Bach Magnificat: Christmas Cantata 63

Reconstruction of Bach's first Christmas Vespers in Leipzig

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ALBUM TITLE: Bach Magnificat: Christmas Cantata 63
WORKS: Bach: Magnificat; Cantata Christen, ätzet diesen Tag, BWV 63; Organ preludes; Gabrieli: Hodie Christus natus est
PERFORMER: Dunedin Consort/John Butt


Having already recorded Bach’s St John Passion in the revelatory context of a Lutheran Good Friday Vespers service, John Butt and his Dunedin Consort now turn their reconstructive gaze on Bach’s first Christmas in Leipzig, in 1723. He offers a similarly absorbing liturgical framework for the musical stars of the Christmas Day Vespers: Cantata Christen, ätzet diesen Tag, BWV 63 and the elaborate Magnificat in its E flat incarnation complete with the four seasonal interpolations favoured in Leipzig. Organ preludes, congregational hymn singing, collects and blessing all work their enriching spell, but the experience isn’t quite as immersive as it was in the St John Passion because the constraints of disc length mean that some tracks have to be accessed as free downloads. Unavoidable, but disruptive – though as a Christmas present the Dunedins spare us the downloadable sermon, the centre-piece of the service.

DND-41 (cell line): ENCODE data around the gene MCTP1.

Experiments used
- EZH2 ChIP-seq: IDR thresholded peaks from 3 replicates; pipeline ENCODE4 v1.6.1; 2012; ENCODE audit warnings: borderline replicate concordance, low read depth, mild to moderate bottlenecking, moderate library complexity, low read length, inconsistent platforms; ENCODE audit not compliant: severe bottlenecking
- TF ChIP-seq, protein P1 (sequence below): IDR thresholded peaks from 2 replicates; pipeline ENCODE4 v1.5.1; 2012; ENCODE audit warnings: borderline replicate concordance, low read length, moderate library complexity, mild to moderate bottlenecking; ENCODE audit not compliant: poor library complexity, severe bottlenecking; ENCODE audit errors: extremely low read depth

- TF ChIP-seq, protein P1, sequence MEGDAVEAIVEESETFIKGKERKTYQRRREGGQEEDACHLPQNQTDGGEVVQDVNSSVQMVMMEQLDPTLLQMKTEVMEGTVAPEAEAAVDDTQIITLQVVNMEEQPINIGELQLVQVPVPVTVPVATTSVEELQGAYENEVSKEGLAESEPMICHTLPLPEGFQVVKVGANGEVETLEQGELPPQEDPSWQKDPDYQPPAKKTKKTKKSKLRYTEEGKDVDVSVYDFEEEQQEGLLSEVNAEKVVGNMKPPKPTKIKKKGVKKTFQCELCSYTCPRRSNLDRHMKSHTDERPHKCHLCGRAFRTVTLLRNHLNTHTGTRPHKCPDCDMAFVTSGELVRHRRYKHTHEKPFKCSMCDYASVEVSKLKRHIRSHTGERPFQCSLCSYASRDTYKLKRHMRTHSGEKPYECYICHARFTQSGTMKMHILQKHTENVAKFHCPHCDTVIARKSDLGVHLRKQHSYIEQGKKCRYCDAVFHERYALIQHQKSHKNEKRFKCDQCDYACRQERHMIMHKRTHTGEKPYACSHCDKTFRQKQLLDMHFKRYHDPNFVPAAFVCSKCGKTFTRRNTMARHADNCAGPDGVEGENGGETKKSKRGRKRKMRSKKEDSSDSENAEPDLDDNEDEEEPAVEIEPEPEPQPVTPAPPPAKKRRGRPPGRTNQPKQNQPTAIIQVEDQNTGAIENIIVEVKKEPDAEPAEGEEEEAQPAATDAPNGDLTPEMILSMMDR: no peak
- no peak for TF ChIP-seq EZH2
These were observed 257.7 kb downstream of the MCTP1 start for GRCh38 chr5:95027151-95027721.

What remains on disc, however, is undeniably compelling. An eight-part Gabrieli motet underlines the important role Italian music played in the life of the German church; flamboyantly improvised organ curlicues punctuate the congregational chorales; while the organ preluding engineers an undeniable theatricality – especially when Butt’s magisterial account of the Magnificat fugue yields without pause to the quivering, ecstatic joy of BWV 243a’s opening chorus, a coup de théâtre rehearsed in the John Passion recording. What follows is a holistically conceived, beautifully paced, exhilaratingly executed performance that never allows the interpolated laudes to sound like cuckoos in the nest. The Virga Jesse is a delight, incidentally, and makes up for some uneasy compositional jolts in the Gloria in excelsis Deo. Paul Riley